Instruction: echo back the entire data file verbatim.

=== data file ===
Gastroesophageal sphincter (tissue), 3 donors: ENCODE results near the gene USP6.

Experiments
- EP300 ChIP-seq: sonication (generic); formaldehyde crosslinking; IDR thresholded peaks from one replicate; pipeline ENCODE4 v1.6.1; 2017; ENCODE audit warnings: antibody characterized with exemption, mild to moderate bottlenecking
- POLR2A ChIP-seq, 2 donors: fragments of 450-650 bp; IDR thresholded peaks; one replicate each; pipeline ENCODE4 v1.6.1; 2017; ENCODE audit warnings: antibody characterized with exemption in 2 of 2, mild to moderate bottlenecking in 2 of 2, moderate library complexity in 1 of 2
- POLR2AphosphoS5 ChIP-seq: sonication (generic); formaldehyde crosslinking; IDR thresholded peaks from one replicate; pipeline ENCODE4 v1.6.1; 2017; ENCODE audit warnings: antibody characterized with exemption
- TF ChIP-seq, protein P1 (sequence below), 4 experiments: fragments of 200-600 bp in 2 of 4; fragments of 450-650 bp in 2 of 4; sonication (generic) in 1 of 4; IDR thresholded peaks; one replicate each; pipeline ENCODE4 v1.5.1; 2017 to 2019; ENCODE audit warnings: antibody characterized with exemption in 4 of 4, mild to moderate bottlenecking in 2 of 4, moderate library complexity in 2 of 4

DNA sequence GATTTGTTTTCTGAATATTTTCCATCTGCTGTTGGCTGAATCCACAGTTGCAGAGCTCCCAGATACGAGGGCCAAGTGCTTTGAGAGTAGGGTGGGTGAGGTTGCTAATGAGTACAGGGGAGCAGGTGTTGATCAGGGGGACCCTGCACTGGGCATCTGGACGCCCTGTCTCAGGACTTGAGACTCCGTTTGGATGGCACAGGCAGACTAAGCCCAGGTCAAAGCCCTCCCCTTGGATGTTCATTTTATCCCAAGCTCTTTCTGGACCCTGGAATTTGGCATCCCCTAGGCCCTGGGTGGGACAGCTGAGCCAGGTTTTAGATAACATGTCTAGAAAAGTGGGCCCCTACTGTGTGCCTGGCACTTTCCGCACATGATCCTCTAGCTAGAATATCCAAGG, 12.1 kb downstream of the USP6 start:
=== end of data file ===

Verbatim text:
Gastroesophageal sphincter (tissue), 3 donors: ENCODE results near the gene USP6.

Experiments
- EP300 ChIP-seq: sonication (generic); formaldehyde crosslinking; IDR thresholded peaks from one replicate; pipeline ENCODE4 v1.6.1; 2017; ENCODE audit warnings: antibody characterized with exemption, mild to moderate bottlenecking
- POLR2A ChIP-seq, 2 donors: fragments of 450-650 bp; IDR thresholded peaks; one replicate each; pipeline ENCODE4 v1.6.1; 2017; ENCODE audit warnings: antibody characterized with exemption in 2 of 2, mild to moderate bottlenecking in 2 of 2, moderate library complexity in 1 of 2
- POLR2AphosphoS5 ChIP-seq: sonication (generic); formaldehyde crosslinking; IDR thresholded peaks from one replicate; pipeline ENCODE4 v1.6.1; 2017; ENCODE audit warnings: antibody characterized with exemption
- TF ChIP-seq, protein P1 (sequence below), 4 experiments: fragments of 200-600 bp in 2 of 4; fragments of 450-650 bp in 2 of 4; sonication (generic) in 1 of 4; IDR thresholded peaks; one replicate each; pipeline ENCODE4 v1.5.1; 2017 to 2019; ENCODE audit warnings: antibody characterized with exemption in 4 of 4, mild to moderate bottlenecking in 2 of 4, moderate library complexity in 2 of 4

DNA sequence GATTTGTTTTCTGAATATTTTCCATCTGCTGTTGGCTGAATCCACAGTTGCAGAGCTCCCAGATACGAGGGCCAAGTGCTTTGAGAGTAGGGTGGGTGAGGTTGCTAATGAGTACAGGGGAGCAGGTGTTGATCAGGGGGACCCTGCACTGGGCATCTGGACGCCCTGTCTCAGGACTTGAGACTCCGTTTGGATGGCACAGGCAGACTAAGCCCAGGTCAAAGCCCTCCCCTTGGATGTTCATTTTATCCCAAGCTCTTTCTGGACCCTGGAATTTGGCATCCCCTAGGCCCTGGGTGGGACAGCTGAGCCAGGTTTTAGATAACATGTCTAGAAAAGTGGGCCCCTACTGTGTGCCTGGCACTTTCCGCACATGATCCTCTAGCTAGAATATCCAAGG, 12.1 kb downstream of the USP6 start: